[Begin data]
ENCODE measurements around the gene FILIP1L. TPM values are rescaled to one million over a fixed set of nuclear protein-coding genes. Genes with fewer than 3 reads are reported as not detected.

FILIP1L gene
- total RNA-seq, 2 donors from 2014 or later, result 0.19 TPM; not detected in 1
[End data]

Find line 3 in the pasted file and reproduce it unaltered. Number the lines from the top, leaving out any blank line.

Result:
- total RNA-seq, 2 donors from 2014 or later, result 0.19 TPM; not detected in 1